A friend of mine wrote a book and the first sentence is “Truth Never Happens in Real Time.” I always thought it presented an interesting theory.
There are all sorts of sayings about “truth”… “We hold these truths to be self-evident,” “The truth will set you free,” “the plain truth” or while taking the stand in a court of law you may be asked to “tell the truth, the whole truth and nothing but the truth.” So what about all this truth?
Being truthful is not easy especially when having to come to terms with two opposing views of “the truth.” Two people can have the exact same experience and have two totally different truths (views) of what happened. This is never more obvious to me than when my husband begins to tell a story. He paints a picture so unlike anything I experienced I have to ask “when did that happen” or “who was with you”? His response to me is often “don’t you remember?” “No – not like that I don’t!”
Someone recently gave me a perfect example of this. She was on a tour bus with her husband when a lady in front of them tripped while stepping off the bus. To hear the husband tell the story the woman had difficulty maneuvering around because of her size and broke her leg. To hear the wife tell it, she was fit and trim and simply twisted her ankle! We’ve all been on one side or the other of this one: “I am not feeling well and won’t be in to work today.” So, are you wondering if your employee is truthful or are you wondering if your boss believes you?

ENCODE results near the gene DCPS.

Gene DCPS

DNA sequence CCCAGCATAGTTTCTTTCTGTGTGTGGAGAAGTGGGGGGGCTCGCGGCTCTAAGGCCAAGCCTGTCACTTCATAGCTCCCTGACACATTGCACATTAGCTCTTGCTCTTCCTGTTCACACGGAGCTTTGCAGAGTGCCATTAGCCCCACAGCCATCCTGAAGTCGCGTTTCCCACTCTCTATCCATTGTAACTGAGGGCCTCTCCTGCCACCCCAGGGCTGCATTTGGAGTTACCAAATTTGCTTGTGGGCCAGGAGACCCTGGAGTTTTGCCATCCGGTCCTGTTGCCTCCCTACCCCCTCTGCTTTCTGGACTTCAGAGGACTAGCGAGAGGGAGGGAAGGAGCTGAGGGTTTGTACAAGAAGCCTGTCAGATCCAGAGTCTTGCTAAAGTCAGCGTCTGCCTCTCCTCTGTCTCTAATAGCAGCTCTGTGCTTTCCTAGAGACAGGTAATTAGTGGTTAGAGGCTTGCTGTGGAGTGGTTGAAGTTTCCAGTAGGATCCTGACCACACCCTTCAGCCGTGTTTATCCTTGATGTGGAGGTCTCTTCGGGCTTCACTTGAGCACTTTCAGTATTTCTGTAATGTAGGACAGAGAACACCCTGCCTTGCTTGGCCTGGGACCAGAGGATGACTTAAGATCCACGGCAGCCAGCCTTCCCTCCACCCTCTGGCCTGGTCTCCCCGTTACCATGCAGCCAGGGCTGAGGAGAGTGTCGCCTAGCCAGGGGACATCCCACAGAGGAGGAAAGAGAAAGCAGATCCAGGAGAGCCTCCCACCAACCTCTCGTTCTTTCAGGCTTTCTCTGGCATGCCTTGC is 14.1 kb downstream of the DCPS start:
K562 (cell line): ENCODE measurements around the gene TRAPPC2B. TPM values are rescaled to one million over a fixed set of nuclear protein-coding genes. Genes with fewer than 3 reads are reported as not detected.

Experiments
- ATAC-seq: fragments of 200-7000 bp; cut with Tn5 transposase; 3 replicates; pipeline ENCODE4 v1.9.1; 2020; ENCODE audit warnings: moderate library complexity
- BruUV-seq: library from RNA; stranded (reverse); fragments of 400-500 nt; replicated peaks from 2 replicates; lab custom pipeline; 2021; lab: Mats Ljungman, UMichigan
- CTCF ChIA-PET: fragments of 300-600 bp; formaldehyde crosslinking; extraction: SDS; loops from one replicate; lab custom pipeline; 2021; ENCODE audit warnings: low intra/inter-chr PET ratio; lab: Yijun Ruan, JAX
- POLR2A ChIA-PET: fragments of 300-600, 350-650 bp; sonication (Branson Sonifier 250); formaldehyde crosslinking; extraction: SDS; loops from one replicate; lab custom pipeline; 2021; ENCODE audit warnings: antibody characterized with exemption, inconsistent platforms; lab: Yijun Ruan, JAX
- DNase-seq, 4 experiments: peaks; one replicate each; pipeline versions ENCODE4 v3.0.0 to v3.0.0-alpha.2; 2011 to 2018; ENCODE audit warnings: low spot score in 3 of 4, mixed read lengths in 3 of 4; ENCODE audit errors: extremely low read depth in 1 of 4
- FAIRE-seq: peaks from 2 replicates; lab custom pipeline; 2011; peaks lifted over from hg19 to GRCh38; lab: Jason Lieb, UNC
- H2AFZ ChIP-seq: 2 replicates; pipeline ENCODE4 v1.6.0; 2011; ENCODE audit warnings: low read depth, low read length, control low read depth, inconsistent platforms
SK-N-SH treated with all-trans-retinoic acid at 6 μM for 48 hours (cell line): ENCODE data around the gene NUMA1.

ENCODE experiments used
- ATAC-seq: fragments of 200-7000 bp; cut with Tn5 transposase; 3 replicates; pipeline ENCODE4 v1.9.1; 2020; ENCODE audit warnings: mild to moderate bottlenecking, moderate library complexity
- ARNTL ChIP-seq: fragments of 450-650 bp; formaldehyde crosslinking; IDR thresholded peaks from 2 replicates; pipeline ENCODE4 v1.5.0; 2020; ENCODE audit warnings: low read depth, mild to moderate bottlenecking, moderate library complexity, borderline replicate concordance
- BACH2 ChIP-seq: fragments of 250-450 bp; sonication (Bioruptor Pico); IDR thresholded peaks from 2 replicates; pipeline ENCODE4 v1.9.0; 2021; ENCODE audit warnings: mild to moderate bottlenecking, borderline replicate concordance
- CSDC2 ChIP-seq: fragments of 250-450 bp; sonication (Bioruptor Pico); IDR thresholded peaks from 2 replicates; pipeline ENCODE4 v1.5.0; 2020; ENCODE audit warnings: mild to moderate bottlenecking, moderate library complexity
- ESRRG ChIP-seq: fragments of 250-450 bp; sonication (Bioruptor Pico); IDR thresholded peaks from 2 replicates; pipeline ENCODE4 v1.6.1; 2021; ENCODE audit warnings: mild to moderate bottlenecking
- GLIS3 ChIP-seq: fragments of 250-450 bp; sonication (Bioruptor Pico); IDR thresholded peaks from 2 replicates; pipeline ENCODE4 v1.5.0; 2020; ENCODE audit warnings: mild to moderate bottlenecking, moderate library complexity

As a parent, we teach our children the importance of telling the truth! When my kids were younger, I recited the tale about George Washington cutting down the cherry tree more than once. I have two daughters who have entirely different views on what “the truth” is, particularly when asked “WHO MADE THIS MESS?” I had to apologize recently when trying to get to the bottom of damages to a piece of etched glass in the living room. To tell the truth, (I had to say that at least once in this article) I was sure it was my youngest but she vehemently denied it. On to the next “do you know what happened?” “No mom!” I was sure someone was giving me the run around….little did I know it was my husband’s doing!
Those working in media walk a fine line on truth far too often. It’s the proverbial “half glass” syndrome – is it half full or half empty? Depends on your view and often on what and how questions are presented during the interview.
My view of the truth, in all of its glory, is it’s a tool to live by: a moral compass between right and wrong. If you have to lie about it you were probably doing something wrong to begin with. I have little tolerance for someone I perceive as lying. It’s insulting my intelligence.
Part of this view was etched in my brain during my upbringing but it was hammered home while in Rotary. Rotarians have what they call the Four Way Test which can be applied to any scenario. Apply the four questions: Is it the truth? Is it fair to all concerned? Does it build goodwill and better friendships? Is it beneficial to all concerned? What a great easy-to-use tool for everyday life! It can be applied to any situation and lead to positive results.
Truths do change for each of us over time. That’s why I like the first sentence of my friend’s book. So, to keep it in context and give you something to think about, here’s the entire first paragraph of Will Dresser’s book “Sacrament of Fear”:
“Truth never happens in real time. Events happen, sources are cited, authorities offer up explanations. But ‘truth’ requires time. Time to shed illusions. Time to fend off lies. Time to evolve. And in the end, after all have had their say, ‘truth’ will have the last word and continue to light our way.”